During the past few years the Detroit Metropolitan Wayne County Airport (DTW) has undergone many changes. Its transformation includes dramatic aesthetic improvements and the addition of a new terminal, a sixth runway, a south entrance road, a luxury class Westin Hotel, and a new parking garage—one of the largest in the world.
Started in the spring of 2004, work on the McNamara Terminal included general building improvements and the addition of 25 new gates, which were completed in 2005. The remainder of the Phase II project, including exterior paving, was finished in 2006.
This was no small project. The McNamara Terminal/Northwest World Gateway handles 80,000 passengers each day. The main Concourse A, where 64 of the 97 gates are located, consists of two, long wings laid end-to-end to create a nearly one-mile-long expanse of domestic and international jet gates.
The exterior portion of this expansion for Northwest Airlines included the use of slag cement in 80,000 square yards of concrete pavement around concourses B and C. Thickness of the pavement varies from 9 inches to 17 inches and includes some reinforced concrete. Because the majority of the work was around the terminals, it was difficult to pave large segments and therefore concrete pours were done at very low production rates.
Alkali-silica reaction (ASR) was a significant concern on this project because the that local fine aggregates are ASR-susceptible. Slag cement was the material of choice to mitigate the ASR, as it reduces the alkalis available for reaction in the concrete mixture, and lowers concrete permeability thus reducing the pore liquid that reacts with the aggregate. The mix chosen was was a Michigan DOT design with 35 percent slag cement. Another benefit of adding slag cement to the mixture was that it made the concrete easier to place and consolidate, and in warmer conditions slag cement extends concrete working time and helps keep mixture temperatures acceptable for paving.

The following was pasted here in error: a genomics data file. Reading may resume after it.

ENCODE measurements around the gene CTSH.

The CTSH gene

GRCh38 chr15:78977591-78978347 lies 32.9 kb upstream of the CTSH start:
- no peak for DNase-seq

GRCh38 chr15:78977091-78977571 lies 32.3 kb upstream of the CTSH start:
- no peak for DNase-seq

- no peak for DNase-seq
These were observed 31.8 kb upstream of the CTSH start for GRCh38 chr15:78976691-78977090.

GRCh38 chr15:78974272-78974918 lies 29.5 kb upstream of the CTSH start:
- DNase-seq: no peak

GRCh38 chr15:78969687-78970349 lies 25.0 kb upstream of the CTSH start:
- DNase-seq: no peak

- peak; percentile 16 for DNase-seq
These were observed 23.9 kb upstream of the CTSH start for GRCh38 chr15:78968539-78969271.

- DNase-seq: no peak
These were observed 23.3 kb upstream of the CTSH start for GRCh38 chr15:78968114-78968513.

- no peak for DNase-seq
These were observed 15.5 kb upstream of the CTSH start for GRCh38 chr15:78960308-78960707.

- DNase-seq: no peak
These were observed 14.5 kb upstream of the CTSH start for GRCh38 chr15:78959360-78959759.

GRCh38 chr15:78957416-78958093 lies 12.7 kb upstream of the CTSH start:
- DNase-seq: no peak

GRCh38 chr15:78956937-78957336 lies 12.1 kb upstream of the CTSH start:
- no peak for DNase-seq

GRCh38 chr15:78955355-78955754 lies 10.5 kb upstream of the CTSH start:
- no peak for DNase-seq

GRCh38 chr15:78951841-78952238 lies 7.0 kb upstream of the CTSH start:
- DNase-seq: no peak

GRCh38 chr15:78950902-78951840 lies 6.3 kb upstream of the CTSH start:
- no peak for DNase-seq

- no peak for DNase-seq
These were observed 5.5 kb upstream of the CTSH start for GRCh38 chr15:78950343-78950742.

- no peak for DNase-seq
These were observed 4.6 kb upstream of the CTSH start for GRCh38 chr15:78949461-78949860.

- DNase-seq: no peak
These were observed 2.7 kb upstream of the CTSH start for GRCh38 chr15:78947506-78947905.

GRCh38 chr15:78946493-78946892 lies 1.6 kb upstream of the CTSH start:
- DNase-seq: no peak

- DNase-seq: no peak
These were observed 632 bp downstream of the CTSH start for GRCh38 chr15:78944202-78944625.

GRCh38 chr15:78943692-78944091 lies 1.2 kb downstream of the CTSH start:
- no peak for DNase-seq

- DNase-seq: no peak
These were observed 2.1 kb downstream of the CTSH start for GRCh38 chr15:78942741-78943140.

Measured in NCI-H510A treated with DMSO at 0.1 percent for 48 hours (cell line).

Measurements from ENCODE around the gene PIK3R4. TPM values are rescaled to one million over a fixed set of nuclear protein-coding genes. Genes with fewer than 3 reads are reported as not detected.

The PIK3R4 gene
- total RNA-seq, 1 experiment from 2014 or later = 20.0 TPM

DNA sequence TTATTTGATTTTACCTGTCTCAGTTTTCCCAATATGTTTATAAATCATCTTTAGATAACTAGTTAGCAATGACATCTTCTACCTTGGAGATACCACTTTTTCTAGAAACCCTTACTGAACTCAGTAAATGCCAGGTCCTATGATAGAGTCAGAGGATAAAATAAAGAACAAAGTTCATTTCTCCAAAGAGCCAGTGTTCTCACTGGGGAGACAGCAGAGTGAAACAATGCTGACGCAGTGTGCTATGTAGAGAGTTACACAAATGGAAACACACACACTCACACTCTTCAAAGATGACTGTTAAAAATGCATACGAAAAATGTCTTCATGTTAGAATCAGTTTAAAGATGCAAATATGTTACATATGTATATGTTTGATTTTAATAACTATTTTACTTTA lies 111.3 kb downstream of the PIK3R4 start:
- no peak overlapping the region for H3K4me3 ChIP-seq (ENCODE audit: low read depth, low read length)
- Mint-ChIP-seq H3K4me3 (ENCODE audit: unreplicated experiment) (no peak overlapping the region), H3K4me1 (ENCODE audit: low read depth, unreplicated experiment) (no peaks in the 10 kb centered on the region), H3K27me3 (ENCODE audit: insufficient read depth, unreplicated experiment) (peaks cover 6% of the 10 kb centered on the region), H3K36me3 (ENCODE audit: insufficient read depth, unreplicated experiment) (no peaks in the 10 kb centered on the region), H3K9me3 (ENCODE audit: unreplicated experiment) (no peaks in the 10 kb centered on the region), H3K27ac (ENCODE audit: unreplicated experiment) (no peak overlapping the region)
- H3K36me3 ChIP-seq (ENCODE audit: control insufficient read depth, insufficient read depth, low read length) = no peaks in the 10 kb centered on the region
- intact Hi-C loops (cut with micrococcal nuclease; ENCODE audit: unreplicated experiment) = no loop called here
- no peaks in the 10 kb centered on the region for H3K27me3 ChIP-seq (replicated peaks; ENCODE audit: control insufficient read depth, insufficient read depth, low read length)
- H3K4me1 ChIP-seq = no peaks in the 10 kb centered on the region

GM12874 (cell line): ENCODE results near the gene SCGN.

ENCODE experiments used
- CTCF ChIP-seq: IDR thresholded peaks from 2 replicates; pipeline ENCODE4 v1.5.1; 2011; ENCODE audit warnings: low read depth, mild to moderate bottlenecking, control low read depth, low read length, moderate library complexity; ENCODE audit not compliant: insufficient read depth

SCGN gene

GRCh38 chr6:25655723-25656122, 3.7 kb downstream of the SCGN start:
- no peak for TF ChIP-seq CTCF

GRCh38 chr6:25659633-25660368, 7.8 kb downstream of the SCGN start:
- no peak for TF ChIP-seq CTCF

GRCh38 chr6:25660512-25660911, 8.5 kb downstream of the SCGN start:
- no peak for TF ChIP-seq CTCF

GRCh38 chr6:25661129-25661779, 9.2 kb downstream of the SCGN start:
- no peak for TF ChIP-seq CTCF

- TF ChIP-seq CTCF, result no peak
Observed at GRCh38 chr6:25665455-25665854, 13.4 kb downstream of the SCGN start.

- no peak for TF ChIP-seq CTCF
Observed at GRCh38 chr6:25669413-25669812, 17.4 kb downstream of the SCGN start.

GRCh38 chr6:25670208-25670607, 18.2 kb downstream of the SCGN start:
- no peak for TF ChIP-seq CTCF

Concrete with slag cement also produces a smoother pavement finish than a mix design containing 100 percent portland cement. This helps provide an improved ride for large jets and less wear and tear on service vehicles.
The Metro Airport Expansion pavement received Slag Cement Association’s 2006 Award for Best Use in the Durability category, for allowing the airport to construct a long-life pavement using local aggregates susceptible to ASR.